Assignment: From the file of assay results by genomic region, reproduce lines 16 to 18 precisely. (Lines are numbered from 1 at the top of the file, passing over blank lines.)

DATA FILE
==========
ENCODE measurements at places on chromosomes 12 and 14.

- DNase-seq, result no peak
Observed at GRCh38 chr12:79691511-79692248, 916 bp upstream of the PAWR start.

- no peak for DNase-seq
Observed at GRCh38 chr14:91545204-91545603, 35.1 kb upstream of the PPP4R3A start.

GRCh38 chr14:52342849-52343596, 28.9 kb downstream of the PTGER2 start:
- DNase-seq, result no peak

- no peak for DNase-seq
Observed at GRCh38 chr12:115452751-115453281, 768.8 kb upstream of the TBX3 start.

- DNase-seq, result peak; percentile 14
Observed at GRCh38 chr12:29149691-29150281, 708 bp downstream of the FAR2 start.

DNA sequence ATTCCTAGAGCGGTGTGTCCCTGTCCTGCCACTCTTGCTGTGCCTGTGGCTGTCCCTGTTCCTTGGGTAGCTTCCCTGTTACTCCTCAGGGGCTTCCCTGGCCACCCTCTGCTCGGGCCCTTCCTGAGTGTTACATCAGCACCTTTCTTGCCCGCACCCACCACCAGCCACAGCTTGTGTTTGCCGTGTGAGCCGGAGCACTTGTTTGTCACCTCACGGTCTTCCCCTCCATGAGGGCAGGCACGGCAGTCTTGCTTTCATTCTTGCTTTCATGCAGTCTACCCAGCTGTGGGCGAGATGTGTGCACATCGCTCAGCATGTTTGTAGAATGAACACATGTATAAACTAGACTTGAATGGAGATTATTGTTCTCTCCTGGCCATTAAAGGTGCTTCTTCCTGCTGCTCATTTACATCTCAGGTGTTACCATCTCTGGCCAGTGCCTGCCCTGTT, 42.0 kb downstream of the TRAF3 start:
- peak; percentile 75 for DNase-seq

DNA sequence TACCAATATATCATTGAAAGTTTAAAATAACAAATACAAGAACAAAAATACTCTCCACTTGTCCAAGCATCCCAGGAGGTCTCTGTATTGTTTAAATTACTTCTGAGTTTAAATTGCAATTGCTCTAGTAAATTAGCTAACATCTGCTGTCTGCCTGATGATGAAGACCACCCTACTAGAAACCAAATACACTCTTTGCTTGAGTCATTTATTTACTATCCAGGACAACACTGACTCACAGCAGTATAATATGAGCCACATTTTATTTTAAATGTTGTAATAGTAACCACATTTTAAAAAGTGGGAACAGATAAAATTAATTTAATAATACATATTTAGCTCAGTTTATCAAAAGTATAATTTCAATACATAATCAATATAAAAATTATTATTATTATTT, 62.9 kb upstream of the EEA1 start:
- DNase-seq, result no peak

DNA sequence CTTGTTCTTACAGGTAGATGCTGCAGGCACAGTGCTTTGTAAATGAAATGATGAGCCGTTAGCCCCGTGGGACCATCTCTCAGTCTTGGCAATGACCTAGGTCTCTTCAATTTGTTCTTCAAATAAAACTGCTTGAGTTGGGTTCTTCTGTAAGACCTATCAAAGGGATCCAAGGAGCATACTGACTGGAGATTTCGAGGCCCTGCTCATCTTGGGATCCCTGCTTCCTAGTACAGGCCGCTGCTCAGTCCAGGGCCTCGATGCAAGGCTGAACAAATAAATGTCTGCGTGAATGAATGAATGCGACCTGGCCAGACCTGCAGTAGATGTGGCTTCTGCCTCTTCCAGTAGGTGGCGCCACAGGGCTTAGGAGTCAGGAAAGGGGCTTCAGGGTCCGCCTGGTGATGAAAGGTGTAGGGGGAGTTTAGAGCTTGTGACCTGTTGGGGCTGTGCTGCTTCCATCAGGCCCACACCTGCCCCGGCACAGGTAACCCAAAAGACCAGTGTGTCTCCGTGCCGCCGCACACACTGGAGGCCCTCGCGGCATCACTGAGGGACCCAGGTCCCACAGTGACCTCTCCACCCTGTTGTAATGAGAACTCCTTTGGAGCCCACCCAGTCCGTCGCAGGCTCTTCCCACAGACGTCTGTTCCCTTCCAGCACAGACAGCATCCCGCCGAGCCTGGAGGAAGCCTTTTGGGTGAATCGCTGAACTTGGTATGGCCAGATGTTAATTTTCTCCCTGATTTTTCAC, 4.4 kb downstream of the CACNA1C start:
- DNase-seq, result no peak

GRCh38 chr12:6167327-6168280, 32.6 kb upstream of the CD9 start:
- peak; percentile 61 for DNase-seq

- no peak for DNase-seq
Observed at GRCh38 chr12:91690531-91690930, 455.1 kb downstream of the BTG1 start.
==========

DNA sequence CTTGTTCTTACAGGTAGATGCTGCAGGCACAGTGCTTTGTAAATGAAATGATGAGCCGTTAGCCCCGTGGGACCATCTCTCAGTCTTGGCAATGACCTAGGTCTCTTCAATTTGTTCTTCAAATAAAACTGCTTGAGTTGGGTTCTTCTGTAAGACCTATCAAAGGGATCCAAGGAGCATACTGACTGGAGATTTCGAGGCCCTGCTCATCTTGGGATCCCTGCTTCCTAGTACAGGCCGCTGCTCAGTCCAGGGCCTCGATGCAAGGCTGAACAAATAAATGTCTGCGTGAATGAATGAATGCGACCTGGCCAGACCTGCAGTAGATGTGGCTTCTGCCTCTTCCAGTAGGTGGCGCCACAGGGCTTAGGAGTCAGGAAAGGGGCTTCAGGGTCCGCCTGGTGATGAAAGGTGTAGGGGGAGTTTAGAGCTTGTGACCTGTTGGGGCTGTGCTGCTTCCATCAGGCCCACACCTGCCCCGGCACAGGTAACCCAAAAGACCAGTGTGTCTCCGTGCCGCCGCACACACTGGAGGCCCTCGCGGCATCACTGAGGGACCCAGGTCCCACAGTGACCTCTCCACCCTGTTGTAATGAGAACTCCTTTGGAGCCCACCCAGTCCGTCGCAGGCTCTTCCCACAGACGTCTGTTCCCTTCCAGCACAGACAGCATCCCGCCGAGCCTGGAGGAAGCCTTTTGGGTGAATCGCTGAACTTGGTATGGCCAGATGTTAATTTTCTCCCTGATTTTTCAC, 4.4 kb downstream of the CACNA1C start:
- DNase-seq, result no peak

GRCh38 chr12:6167327-6168280, 32.6 kb upstream of the CD9 start: